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TTAG Talks to FPC and MSLF Attorneys on Their Challenge to the ATF’s ‘Ghost Gun’ Rule and Frame and Receiver Redefinition

Neither of these is a firearm under current law.

The ATF has been concerned about the definition of a “firearm” as it’s currently written into law for years. That definition, as codified in the Gun Control Act, has given them fits and nightmares when defendants’ attorneys have actually read the law and found that prosecutions brought by the ATF have been based on nothing more than regulatory fiat.

That threatened the ATF’s ability to do what it does…regulate. And with the advent of the Biden administration, there was a new executive branch mandate to redefine the terms in order to crack down on (read: kill) the 80% lower and frame business and, along with it, as much homemade firearms production in America as possible.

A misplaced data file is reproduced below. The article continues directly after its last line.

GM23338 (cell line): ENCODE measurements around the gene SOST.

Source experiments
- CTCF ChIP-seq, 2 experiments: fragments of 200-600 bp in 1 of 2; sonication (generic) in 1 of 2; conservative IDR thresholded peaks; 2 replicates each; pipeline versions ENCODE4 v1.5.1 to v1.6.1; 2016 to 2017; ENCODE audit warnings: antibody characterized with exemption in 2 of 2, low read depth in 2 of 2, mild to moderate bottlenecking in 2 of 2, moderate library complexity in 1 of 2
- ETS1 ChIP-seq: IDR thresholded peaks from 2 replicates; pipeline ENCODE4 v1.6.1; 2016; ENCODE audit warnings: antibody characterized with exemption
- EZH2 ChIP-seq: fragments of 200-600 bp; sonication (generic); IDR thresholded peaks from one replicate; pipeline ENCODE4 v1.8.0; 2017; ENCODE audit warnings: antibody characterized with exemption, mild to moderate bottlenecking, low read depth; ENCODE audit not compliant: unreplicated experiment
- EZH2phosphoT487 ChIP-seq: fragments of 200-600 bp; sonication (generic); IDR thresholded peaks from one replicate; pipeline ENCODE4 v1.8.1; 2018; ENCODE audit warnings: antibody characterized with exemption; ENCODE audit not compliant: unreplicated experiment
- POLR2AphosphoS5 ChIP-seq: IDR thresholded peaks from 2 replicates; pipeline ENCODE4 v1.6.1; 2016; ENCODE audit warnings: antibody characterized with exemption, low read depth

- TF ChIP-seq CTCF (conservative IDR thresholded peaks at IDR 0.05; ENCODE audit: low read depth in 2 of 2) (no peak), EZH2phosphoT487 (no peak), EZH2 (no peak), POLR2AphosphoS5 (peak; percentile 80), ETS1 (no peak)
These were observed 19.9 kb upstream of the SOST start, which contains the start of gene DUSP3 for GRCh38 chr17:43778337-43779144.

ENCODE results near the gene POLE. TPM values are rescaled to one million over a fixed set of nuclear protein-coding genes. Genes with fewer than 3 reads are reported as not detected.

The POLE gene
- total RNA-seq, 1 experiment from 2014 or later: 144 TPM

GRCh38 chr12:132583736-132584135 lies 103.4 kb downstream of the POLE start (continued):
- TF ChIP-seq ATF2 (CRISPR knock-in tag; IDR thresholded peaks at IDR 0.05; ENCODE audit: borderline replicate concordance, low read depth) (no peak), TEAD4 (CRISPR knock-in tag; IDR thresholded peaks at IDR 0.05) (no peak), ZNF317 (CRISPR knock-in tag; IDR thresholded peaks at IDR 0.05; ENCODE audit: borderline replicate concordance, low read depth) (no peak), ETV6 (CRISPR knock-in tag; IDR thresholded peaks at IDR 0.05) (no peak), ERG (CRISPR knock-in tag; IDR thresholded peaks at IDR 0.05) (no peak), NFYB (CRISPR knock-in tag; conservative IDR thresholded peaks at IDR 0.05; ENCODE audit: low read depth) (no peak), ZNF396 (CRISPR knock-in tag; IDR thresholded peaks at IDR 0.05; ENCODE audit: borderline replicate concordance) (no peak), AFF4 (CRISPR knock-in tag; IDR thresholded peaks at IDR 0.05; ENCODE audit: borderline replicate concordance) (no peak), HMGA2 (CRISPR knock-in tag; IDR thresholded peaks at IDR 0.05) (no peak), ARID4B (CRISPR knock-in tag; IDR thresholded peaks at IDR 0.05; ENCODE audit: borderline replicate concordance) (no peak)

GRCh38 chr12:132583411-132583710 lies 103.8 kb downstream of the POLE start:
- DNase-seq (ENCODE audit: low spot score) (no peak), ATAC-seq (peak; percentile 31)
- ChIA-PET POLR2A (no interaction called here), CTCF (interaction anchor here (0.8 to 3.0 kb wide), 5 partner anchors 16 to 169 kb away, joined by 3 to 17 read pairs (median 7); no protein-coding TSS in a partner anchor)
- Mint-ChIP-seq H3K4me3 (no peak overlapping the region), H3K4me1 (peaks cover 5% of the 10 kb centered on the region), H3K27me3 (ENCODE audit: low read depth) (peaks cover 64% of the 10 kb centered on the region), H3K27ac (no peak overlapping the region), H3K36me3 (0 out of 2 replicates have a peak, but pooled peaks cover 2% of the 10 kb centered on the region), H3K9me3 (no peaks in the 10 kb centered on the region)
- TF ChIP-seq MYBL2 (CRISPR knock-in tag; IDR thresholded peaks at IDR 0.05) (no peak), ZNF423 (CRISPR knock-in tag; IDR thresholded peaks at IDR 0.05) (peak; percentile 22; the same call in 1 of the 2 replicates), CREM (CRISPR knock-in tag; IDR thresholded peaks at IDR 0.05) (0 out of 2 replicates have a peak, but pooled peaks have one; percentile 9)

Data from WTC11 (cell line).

Toward that end, the agency proposed and put in place a new redefinition of the terms “firearm” and “frame or receiver.” The problem with the ATF’s latest regulatory legerdemain is, of course, those definitions are already been clearly laid out in the law as written and passed by Congress. The ATF’s latest definition doesn’t comport with black letter law.

That’s what prompted the Firearms Policy Coalition and the Mountain States Legal Foundation to sue the ATF and DOJ, challenging their attempt to rewrite firearms law while skirting Congress and the legislative process. So far, they’ve won an injunction preventing the ATF from enforcing the agency’s new rule against the plaintiffs in the case.

We talked to the FPC’s Cody Wisniewski and MSLF’s Kaitlyn Schiraldi and Erin Erhardt about the case and where things currently stand.